About the Markou Ranch

Markou Ranch became a functioning hobby farm in 2011 when we decided to get some goats to control the weeds on the property...

The lot is about two and a half acres and sat vacant for a few years after we bought it simply because we didn't know what to do. The economy had crashed and we were unable to secure a construction loan to build a home there. In February of 2011, with the property mostly overgrown with weeds, we heard our neighbor girl's 4-H goats talking to one another. I suggested we get some goats to keep on the land and graze it. My husband agreed.

After researching what types of goats there are and what they're used for, I discovered that goat poo is really a fantastic fertilizer. This started the process going. After we got our goats, I created a Test Garden to see if anything really would survive our harsh desert climate. Beneath the shade of a mesquite tree, that garden took off. So I expanded. And we had more and more ideas.

Markou Ranch is located in the Arizona Sonoran Desert and falls partly in a riparian zone (specially designated area of land that supports local wildlife and indigenous plants.) There are red-tailed hawks, quail, dove, ravens, racoons, rabbits, cardinals, javelina, bobcats, and coyotes in the general area as well as many mesquite trees. We have very little cactus, maybe two or three plants. In the spring, wildflowers go rampant and the mesquite trees fill up with green leaves. It's a beautiful place to be.

The mission of the ranch is to follow the principles of permaculture by creating usable soil and a place that sustains itself and provides food for us, our restaurant whenever possible, and the animals on it. We endeavor to have little to no waste by recycling anything and everything we can.

GOATS: The goats provide fertilizer for the garden, milk, cheese, and goat milk soap.

MESQUITE TREES: The trimmings from the indigenous mesquite trees provide firewood which can be used by us, sold or bartered. The wood is great for grilling meats as it leaves a rich flavor in the food unlike any other.

ALPACAS: Our alpacas provide us with fiber for spinning into yarn and some nice, dry pelleted poo that they drop in the same location. They are gentle, quiet animals and we enjoy their peaceful presence. We are not in the business of breeding/selling/showing. All of ours are males, and they are our pets.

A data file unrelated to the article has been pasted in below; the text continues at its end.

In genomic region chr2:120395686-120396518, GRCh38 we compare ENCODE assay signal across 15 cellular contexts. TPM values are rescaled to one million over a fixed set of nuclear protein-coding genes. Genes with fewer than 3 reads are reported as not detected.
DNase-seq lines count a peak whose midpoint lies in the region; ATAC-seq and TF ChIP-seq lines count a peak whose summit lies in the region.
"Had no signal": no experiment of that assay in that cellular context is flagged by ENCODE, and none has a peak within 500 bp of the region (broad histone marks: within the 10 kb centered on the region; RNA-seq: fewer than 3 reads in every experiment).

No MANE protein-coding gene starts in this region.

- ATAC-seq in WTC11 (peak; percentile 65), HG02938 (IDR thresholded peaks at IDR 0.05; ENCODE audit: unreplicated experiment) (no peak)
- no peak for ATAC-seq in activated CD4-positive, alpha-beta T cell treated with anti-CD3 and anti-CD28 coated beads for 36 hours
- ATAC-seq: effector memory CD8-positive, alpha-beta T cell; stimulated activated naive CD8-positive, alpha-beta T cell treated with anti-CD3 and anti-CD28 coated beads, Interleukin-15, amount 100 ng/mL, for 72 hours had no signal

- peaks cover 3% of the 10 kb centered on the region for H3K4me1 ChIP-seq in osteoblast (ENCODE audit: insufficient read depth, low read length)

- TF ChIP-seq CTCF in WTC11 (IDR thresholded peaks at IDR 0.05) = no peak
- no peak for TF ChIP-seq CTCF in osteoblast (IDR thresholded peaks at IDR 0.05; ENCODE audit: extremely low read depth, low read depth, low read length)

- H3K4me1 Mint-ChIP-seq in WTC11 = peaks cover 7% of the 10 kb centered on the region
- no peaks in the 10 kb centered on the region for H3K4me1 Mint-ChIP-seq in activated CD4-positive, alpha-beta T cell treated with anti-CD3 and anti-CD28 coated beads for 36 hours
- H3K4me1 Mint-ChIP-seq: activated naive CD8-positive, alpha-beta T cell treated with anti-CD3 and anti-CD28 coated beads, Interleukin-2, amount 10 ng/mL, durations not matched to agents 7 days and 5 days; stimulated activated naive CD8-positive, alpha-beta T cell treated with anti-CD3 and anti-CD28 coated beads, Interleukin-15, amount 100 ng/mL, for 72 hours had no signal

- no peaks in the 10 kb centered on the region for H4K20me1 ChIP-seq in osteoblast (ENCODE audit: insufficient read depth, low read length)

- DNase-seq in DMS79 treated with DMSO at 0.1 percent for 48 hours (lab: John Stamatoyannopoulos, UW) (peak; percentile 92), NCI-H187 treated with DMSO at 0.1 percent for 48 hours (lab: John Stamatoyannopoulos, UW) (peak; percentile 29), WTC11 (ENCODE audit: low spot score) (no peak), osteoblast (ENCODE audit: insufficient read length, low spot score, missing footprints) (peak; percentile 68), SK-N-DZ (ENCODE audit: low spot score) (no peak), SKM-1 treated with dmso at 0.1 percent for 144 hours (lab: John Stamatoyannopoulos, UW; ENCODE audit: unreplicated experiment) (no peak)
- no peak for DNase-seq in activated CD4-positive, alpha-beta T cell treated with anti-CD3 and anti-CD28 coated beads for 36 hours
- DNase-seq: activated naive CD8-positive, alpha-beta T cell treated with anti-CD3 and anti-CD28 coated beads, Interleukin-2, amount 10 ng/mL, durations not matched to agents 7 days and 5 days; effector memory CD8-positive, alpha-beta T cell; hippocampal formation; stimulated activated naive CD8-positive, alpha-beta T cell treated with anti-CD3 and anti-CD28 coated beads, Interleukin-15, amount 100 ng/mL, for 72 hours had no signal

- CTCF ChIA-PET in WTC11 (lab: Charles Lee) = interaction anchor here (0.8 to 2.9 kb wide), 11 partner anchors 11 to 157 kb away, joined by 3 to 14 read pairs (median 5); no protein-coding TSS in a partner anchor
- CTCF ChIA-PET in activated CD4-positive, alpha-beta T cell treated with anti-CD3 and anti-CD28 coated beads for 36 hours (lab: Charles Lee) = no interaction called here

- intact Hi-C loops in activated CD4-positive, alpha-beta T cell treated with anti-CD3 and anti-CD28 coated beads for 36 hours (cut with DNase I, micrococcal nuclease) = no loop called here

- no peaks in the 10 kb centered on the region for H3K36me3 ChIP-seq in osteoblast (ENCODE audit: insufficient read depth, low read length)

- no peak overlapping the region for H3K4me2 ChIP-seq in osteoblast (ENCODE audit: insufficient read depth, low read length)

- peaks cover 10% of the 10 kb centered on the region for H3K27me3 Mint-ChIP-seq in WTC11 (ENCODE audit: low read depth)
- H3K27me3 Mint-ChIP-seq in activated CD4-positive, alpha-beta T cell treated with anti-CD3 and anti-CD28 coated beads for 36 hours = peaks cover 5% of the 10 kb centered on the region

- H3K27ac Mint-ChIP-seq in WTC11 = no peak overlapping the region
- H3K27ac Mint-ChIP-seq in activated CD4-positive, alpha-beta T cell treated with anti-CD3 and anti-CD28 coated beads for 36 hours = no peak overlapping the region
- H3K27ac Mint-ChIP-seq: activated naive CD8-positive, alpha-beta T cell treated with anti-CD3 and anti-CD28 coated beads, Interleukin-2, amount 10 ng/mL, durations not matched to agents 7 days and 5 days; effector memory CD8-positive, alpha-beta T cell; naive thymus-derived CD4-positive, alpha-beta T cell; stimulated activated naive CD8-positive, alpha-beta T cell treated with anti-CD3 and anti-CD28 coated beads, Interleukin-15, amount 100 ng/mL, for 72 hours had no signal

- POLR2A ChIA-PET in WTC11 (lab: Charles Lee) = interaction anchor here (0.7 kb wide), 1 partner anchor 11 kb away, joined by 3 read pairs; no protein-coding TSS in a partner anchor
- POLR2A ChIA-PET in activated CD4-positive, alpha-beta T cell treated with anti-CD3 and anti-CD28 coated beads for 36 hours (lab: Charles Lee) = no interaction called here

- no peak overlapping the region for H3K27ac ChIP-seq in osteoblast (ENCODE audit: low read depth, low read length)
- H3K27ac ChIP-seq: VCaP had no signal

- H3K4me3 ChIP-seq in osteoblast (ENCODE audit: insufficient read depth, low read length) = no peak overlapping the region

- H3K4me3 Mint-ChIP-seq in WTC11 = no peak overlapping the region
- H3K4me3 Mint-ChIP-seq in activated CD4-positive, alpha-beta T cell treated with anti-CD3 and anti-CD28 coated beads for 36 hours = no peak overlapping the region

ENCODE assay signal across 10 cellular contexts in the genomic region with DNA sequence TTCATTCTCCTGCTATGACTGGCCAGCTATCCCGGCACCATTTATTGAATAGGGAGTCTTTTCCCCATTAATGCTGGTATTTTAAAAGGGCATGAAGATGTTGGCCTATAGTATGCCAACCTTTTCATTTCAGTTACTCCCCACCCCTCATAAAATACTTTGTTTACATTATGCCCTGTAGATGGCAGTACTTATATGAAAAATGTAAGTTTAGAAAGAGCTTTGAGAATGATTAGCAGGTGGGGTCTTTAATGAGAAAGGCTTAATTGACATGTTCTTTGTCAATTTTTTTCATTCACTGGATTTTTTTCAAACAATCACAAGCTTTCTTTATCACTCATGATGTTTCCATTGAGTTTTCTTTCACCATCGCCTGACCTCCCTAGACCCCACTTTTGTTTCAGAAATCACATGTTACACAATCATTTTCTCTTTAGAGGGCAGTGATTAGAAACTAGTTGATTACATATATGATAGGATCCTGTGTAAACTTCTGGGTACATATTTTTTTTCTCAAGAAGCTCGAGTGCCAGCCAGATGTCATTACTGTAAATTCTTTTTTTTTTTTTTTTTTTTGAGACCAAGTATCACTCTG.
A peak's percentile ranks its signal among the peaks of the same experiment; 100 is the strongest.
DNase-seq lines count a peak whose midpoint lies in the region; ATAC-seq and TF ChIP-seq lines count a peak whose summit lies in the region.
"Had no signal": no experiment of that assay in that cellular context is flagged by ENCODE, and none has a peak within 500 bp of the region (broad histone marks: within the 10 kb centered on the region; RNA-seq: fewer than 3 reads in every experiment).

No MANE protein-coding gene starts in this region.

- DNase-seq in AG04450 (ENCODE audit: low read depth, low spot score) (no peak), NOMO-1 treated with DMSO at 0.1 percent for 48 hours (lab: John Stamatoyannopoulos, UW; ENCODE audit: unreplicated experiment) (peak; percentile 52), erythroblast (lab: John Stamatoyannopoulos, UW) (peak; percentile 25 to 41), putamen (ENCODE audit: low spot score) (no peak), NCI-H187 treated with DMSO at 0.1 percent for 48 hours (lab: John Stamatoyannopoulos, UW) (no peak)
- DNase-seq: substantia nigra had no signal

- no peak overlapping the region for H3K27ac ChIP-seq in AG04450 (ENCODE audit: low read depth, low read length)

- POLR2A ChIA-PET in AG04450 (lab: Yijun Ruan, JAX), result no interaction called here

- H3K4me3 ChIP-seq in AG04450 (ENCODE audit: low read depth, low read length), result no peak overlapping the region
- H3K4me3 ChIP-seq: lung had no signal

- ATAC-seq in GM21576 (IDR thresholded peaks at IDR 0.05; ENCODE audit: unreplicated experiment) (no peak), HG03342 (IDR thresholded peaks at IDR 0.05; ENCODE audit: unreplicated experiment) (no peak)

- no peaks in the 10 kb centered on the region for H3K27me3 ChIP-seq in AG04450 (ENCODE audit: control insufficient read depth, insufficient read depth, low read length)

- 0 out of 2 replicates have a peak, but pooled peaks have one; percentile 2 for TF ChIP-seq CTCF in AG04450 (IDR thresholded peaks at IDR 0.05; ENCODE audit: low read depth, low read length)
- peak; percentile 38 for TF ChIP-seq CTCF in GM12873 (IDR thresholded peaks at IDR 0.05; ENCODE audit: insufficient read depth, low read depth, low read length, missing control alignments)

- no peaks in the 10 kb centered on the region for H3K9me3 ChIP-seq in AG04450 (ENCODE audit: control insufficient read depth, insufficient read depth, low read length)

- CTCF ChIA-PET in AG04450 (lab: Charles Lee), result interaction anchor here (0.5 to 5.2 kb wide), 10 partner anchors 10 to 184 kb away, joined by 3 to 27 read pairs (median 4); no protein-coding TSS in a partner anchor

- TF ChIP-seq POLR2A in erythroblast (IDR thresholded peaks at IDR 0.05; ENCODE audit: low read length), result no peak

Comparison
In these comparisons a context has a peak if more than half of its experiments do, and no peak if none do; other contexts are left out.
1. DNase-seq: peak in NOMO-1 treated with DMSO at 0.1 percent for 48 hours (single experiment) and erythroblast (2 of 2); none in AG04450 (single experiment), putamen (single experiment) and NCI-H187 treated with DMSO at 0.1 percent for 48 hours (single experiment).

CHICKENS: Our chickens provide us eggs and fertilizer. Vegetable scraps from the restaurant and weeds and cuttings from the garden are fed daily to the flock, and they gladly gobble up that which would normally be thrown in the garbage. Chickens are also great composters, turning the soil on a regular basis. They till the ground and work for food. Due to the high predation rates in our area, our chickens are penned in large runs with a coop or shelter to lay in and sleep in at night.

COWS: We keep a Jersey cow, Karma, for fresh, delicious milk for making cheese, butter and just to enjoy. She has a companion, Cookie, who may serve as a milker in the future even though she is a Hereford or some mix breed thereof. The cows get to free range from time to time to mow and fertilize the grounds.

We have a Gigantic Garden which provides fresh produce for our family and for our restaurant and also a Three Sisters Garden (Started 2013). We harvest every other day or as needed: tomatoes, zucchini, cucumbers, dill, eggplant, and basil. But there are many other plants in various stages of development in the garden.

Gardening in our desert climate is a challenge and I am still in the learning stages. Some plants thrive; some don't. The ones that work out well can stay on. Part of permaculture design is observing what works in nature and following that lead rather than trying to force in something that won't benefit from the existing conditions.

Soilbuilding is a continued effort that I believe will improve the crop quality and production over time. We started with a sandy soil that had very little naturally occurring humus. The section where the gardens are located appears to have been used for cattle or horses long years ago. The ground was fairly cleared and grew scrubby weeds that thrived in the spring and summer rains and dried up and died off when the weather was too harshly cold or hot. To help nature along in providing optimal soil, I add spoiled hay and composted goat bedding on a regular basis to the double wide crops rows. The addition of the heavy organic material aids in water retention and will eventually lower the amount of water I need to use to keep the plants thriving. This kind of mulching builds soil, creating food for the plants.

Presently (2014) I am experimenting with hugelkultur beds and raised beds.

If you'd like to contact me, I can be reached via e-mail at: traci_markou (at) yahoo.com. Change the (at) to @. I'm insanely busy and always up to something from editing to chasing my kids to shoveling poo, but I will try to get back to you as soon as possible.